Why JPMorgan CEO Jamie Dimon Regrets Calling Bitcoin a Fraud

But he's "done" talking about it ... for now.

Getty Images / Scott Olson

Wall Street is backpedaling on its bitcoin hate.

After criticizing the powerhouse cryptocurrency last year, JPMorgan CEO Jamie Dimon said Tuesday he regrets his earlier comments that bitcoin is a fraud.

But that was about as far as Dimon would go, saying he’s not actually “interested” in talking about the topic. Basically, he’s just not that into crypto.

“The bitcoin to me was always what the governments are gonna feel about bitcoin as it gets really big, and I just have a different opinion than other people,” he told Fox Business Tuesday. “I’m not interested that much in the subject at all.”

That’s at most a tepid non-endorsement, but it’s still a shift from his take back in September at the Delivering Alpha Conference, where he suggested bitcoin was nothing more than a bubble.

“It’s worse than tulip bulbs,” Dimon said, comparing it to the infamous 17th century case of tulips in Holland reaching astronomical prices before suddenly collapsing. “It won’t end well. Someone is going to get killed.”

At the time, Dimon noted his daughter had bought some bitcoin. While he stopped short of suggesting investors short-sell bitcoin in advance of a collapse, he still doubted her investing acumen.

“I’m not saying ‘go short bitcoin and sell $100,000 of bitcoin before it goes down,” he said. “This is not advice of what to do. My daughter bought bitcoin, it went up and now she thinks she’s a genius.”

Dimon also said in September he’d “fire in a second” any JPMorgan trader who was trading bitcoin, noting two reasons: “It’s against our rules and they are stupid.”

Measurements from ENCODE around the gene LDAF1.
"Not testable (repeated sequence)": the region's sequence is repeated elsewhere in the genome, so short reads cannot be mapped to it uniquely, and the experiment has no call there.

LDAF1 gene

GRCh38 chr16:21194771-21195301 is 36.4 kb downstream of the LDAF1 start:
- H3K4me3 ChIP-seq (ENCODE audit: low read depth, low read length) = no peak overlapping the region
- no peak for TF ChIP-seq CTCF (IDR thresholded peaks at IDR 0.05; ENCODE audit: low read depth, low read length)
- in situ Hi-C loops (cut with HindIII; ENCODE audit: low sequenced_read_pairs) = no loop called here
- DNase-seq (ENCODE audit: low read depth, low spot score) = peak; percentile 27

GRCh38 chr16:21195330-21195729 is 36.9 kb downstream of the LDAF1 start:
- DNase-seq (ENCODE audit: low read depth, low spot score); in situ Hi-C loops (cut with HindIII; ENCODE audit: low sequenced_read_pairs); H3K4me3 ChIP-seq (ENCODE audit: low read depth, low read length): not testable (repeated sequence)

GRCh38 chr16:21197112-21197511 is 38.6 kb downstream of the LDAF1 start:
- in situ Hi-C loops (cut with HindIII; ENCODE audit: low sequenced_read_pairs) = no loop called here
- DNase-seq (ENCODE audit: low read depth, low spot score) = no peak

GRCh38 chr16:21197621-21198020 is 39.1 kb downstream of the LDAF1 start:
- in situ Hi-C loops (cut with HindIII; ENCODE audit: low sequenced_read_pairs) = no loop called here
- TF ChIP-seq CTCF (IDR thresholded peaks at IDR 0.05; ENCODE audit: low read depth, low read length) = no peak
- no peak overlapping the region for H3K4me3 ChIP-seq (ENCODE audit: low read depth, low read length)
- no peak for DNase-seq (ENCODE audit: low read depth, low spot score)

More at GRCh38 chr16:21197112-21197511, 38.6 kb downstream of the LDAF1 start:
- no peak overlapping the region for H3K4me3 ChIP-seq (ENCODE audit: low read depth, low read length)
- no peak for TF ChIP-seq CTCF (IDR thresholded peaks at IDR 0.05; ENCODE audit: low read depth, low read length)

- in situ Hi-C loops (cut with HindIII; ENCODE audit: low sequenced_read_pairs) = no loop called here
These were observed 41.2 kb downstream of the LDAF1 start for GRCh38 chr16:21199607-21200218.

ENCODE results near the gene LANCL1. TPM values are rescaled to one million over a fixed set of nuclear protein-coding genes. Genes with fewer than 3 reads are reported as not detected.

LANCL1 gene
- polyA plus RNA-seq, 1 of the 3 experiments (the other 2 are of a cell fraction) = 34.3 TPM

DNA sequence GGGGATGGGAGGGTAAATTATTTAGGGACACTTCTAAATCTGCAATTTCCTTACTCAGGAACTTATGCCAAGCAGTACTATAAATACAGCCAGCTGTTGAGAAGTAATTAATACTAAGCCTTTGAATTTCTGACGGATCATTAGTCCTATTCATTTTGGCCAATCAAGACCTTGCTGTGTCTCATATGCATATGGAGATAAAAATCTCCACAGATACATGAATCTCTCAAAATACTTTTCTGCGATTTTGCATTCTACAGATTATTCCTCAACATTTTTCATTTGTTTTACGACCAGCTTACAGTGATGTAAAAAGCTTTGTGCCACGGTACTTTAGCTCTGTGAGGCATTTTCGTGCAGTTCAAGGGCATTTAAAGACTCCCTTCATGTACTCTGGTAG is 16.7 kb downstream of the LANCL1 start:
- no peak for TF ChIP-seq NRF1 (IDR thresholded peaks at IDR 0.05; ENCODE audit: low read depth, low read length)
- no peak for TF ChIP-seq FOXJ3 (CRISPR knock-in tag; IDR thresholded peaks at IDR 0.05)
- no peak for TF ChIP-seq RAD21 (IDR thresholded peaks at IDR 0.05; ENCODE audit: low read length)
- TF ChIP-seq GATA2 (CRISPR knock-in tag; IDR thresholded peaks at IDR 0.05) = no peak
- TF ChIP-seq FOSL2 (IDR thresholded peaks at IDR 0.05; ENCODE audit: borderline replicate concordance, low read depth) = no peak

Bitcoin fell after those original comments, signaling how much effect Wall Street’s commentary can have on cryptocurrencies’ markets.

On Tuesday, Dimon did have some kind words for the blockchain, by acknowledging the underlying technology is “real.” It’s just the specific cryptocurrencies that he still views skeptically, bitcoin first among equals.

“You can have crypto yen and dollars and stuff like that,” he added. “ICO’s you have to look at individually.”

Dimon’s shift comes at a time when Wall Street seems divided over investments in crypto markets. While Citigroup CFO John Gerspach has agreed by also warning against buying bitcoin, there is an anticipation in explosive crypto buying from Wall Street employees this month.

This isn’t the first time Dimon has promised to stop talking about bitcoin. Just a month after his original criticism, the CEO said he was “done” bringing it up. Just a month later, though, he warned buyers will “pay the price” by stupidly buying tokens.